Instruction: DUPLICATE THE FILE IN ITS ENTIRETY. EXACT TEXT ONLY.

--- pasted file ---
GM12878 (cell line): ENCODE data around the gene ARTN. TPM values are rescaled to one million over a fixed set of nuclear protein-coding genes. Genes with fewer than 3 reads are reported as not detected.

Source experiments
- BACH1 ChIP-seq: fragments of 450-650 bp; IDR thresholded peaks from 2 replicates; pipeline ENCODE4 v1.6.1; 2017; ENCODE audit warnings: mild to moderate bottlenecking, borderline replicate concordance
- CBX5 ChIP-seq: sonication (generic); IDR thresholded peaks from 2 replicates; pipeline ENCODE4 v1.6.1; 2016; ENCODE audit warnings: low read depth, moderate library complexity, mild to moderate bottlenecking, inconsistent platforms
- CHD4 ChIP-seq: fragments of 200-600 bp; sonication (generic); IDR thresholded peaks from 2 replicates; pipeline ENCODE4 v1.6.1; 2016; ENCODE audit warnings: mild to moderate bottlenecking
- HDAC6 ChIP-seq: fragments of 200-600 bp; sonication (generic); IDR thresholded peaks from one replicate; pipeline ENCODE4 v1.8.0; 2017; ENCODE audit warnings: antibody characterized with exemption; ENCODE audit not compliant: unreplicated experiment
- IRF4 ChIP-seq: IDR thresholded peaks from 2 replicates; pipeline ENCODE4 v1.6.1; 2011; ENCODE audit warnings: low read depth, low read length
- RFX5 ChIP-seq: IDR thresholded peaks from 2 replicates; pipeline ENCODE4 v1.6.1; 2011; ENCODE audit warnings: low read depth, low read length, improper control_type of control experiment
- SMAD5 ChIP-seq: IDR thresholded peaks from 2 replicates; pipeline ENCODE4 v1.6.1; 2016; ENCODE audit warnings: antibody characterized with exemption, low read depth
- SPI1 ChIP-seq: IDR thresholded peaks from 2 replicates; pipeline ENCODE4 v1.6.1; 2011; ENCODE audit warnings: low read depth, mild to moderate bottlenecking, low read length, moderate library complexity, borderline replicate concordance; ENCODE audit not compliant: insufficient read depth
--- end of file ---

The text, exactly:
GM12878 (cell line): ENCODE data around the gene ARTN. TPM values are rescaled to one million over a fixed set of nuclear protein-coding genes. Genes with fewer than 3 reads are reported as not detected.

Source experiments
- BACH1 ChIP-seq: fragments of 450-650 bp; IDR thresholded peaks from 2 replicates; pipeline ENCODE4 v1.6.1; 2017; ENCODE audit warnings: mild to moderate bottlenecking, borderline replicate concordance
- CBX5 ChIP-seq: sonication (generic); IDR thresholded peaks from 2 replicates; pipeline ENCODE4 v1.6.1; 2016; ENCODE audit warnings: low read depth, moderate library complexity, mild to moderate bottlenecking, inconsistent platforms
- CHD4 ChIP-seq: fragments of 200-600 bp; sonication (generic); IDR thresholded peaks from 2 replicates; pipeline ENCODE4 v1.6.1; 2016; ENCODE audit warnings: mild to moderate bottlenecking
- HDAC6 ChIP-seq: fragments of 200-600 bp; sonication (generic); IDR thresholded peaks from one replicate; pipeline ENCODE4 v1.8.0; 2017; ENCODE audit warnings: antibody characterized with exemption; ENCODE audit not compliant: unreplicated experiment
- IRF4 ChIP-seq: IDR thresholded peaks from 2 replicates; pipeline ENCODE4 v1.6.1; 2011; ENCODE audit warnings: low read depth, low read length
- RFX5 ChIP-seq: IDR thresholded peaks from 2 replicates; pipeline ENCODE4 v1.6.1; 2011; ENCODE audit warnings: low read depth, low read length, improper control_type of control experiment
- SMAD5 ChIP-seq: IDR thresholded peaks from 2 replicates; pipeline ENCODE4 v1.6.1; 2016; ENCODE audit warnings: antibody characterized with exemption, low read depth
- SPI1 ChIP-seq: IDR thresholded peaks from 2 replicates; pipeline ENCODE4 v1.6.1; 2011; ENCODE audit warnings: low read depth, mild to moderate bottlenecking, low read length, moderate library complexity, borderline replicate concordance; ENCODE audit not compliant: insufficient read depth